Red Bull Racing will be trialing their cockpit head protection design during the opening practice session of this weekend’s Russian Grand Prix.

The FIA had asked the teams to introduce ways of increasing head protection in Formula 1 following the recent fatalities of Jules Bianchi and IndyCar driver Justin Wilson.

Ferrari first trialled a concept called the Halo during winter testing when Kimi Räikkönen ran the device for an installation lap.

Now Red Bull Racing will follow suit in running its own ‘Aeroscreen’ concept – which it unveiled at the season-opening Australian Grand Prix – for an installation lap before continuing with their original programme for FP1.

The device features a high windscreen supported by two side pillars which should offer less visual obstruction compared to the Halo’s single centre pillar design.

Red Bull Racing 'Aeroscreen'

Ricciardo is initially impressed with the ‘Aeroscreen’

Daniel Ricciardo sat in the car on Thursday and was initially impressed with the visibility.

“First impressions are that it seems OK,” he remarked. “Basically the part of the structure is in line with the mirrors, where the mirror structure is, so it does not really block any more vision than what we have already with the mirrors, and the front is pretty open.

“You obviously have the structure of the top, but that is pretty high and out of your eye line anyway. It is one of those things that you definitely put it on track and check, because things change when you move. It is easy to sit in the garage with it, but so far the impression is that it should be okay visibility wise.”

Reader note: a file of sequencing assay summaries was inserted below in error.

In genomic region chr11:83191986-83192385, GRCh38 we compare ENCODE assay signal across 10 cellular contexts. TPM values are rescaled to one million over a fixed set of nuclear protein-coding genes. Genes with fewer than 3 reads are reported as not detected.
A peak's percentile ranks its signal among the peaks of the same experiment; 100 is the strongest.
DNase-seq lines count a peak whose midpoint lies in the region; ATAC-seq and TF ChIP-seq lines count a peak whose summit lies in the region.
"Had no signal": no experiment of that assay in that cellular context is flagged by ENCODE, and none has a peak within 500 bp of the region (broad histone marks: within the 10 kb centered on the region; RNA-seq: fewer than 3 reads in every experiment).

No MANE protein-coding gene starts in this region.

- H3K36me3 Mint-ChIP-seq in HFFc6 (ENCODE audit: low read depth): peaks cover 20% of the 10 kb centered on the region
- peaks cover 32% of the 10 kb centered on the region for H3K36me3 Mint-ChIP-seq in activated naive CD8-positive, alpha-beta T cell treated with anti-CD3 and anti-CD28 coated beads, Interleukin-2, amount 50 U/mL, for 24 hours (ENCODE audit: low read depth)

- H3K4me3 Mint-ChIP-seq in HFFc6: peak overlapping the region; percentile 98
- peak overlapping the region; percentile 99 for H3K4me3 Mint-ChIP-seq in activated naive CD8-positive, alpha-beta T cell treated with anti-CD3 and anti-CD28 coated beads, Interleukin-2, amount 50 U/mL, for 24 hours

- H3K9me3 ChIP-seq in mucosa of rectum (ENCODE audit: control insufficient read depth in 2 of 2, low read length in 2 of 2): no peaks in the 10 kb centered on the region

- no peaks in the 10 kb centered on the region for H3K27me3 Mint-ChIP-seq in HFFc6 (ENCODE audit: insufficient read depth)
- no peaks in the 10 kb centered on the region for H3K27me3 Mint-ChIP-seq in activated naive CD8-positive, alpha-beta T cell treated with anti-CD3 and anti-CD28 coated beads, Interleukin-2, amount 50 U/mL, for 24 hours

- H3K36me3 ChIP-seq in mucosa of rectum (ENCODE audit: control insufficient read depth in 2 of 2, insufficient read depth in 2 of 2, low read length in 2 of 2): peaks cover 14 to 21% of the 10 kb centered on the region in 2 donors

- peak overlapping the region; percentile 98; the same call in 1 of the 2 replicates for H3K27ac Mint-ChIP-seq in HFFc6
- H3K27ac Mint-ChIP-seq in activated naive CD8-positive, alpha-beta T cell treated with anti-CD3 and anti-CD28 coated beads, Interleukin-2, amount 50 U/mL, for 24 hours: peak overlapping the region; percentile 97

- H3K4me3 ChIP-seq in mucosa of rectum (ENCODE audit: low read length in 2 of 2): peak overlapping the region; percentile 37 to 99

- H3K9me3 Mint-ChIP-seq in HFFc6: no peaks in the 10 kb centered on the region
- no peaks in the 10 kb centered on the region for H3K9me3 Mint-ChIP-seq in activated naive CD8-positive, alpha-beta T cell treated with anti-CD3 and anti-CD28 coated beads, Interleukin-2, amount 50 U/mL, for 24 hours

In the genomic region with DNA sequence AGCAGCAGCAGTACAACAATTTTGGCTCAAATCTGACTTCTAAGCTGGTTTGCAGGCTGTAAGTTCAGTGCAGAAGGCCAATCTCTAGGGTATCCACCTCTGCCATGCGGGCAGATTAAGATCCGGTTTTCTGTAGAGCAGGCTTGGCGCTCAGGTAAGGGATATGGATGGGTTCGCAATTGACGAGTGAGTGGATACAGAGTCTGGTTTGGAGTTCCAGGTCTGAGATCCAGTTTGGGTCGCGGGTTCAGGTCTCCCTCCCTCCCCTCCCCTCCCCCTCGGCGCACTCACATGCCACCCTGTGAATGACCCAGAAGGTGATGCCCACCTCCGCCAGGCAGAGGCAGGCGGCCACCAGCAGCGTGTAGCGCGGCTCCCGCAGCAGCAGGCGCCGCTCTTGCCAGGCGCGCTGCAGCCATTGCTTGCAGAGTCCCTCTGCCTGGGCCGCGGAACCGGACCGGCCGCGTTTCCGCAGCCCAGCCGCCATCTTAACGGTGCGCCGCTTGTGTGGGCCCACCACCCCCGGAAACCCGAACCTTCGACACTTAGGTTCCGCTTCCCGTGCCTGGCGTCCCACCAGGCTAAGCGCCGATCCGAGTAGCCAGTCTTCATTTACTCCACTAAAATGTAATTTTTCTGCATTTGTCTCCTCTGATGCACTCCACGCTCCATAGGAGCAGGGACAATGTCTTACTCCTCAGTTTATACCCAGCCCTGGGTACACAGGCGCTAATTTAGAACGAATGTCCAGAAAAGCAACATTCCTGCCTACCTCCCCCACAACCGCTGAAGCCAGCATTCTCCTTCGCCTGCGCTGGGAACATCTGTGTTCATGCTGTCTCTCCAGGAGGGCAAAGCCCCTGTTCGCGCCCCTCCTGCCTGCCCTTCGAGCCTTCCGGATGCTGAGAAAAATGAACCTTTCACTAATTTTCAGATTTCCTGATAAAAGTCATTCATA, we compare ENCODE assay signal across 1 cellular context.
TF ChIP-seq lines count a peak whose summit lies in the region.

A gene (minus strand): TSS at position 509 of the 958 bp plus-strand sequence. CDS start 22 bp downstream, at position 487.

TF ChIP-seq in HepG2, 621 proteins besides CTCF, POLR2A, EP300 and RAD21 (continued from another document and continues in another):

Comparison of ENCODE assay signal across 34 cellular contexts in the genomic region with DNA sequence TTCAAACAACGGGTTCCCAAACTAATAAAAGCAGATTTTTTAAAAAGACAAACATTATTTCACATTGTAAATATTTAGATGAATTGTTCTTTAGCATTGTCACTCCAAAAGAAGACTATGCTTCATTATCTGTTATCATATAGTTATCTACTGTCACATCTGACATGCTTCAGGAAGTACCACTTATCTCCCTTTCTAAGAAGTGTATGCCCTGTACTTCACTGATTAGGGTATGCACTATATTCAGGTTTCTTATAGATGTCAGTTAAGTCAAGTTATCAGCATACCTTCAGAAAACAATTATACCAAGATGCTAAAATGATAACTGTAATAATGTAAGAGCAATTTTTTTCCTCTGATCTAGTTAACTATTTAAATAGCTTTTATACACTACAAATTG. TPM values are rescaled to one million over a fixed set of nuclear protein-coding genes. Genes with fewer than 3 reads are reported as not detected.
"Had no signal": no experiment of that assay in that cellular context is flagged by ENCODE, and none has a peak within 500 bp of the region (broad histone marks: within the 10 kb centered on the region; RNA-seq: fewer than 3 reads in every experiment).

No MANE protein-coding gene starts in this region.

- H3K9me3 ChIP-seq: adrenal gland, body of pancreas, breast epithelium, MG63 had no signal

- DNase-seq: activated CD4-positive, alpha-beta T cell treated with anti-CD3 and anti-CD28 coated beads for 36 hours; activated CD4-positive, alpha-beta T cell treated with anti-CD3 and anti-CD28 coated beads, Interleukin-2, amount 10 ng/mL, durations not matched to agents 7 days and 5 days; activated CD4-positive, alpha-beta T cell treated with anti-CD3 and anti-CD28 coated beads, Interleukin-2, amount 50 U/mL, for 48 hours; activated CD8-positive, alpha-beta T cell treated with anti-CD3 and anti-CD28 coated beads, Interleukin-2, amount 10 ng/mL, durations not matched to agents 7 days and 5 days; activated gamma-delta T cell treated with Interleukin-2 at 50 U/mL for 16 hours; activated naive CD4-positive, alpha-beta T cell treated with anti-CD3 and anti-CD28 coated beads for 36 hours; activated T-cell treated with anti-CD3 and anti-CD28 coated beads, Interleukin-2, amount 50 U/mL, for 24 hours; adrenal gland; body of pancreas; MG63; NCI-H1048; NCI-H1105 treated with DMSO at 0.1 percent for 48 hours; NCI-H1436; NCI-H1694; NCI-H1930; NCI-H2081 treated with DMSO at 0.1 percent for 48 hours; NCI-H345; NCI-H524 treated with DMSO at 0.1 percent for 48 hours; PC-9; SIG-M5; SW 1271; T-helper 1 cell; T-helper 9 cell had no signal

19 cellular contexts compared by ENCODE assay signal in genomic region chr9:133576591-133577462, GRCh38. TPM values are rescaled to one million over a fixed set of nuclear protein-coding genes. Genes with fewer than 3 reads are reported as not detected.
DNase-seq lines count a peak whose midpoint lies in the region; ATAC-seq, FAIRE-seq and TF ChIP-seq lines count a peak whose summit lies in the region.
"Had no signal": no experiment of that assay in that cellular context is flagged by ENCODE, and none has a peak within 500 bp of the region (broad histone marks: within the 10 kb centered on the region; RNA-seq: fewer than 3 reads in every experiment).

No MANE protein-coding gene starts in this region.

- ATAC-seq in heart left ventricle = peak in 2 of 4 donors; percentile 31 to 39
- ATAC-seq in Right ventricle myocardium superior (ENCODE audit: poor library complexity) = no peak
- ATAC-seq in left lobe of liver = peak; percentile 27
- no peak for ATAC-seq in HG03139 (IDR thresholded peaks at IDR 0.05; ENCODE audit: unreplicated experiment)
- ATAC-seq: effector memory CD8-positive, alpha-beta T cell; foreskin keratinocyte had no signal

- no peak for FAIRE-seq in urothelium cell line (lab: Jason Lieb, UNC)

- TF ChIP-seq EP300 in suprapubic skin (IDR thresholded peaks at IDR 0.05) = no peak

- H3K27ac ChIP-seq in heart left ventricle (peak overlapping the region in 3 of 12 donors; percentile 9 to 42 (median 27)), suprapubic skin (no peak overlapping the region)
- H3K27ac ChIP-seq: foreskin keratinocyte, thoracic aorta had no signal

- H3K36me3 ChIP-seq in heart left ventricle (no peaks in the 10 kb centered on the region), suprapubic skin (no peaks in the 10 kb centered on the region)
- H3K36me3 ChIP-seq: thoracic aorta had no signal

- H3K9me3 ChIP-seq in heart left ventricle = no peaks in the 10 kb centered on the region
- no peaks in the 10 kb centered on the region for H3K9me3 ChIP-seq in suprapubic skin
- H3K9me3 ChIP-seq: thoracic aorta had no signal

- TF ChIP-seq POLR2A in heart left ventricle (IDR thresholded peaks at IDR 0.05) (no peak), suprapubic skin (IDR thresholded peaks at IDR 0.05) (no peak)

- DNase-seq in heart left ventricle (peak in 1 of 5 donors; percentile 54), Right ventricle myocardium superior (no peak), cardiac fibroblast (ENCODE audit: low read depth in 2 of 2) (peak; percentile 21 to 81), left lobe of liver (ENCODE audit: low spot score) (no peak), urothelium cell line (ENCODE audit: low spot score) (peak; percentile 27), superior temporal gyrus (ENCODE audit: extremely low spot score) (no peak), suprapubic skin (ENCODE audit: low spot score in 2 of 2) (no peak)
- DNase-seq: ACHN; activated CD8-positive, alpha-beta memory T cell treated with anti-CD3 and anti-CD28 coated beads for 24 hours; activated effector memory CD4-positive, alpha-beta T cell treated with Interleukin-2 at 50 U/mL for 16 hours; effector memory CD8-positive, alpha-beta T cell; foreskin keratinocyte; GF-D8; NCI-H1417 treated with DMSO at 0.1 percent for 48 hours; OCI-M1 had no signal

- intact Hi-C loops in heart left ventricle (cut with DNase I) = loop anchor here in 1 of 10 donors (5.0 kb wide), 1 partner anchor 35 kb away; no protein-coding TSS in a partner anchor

Ricciardo also confirmed that, if its design was adopted, Red Bull has already developed tear-off coatings that could be removed during pit stops to prevent dirt and oil limiting the driver’s visibility.

“That is something I asked about,” he added. A quick one for now is that during pit stops you will have a tear off system, NASCAR has something similar.

“Then you can get these coatings on the screens, I guess it works a bit like in the rain with the visor, you have the Rain-X or whatever, and the stuff just floats off. So oils and things like these get dispersed quite quickly, say have stuff like this, so there are few short-term things right now which will be used tomorrow if needed.”

Increased head and cockpit protection is set to become mandatory in Formula 1 in 2017.

Images via XPB Images

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Ahmad Shallouf

Contributing Writer at MotorsportM8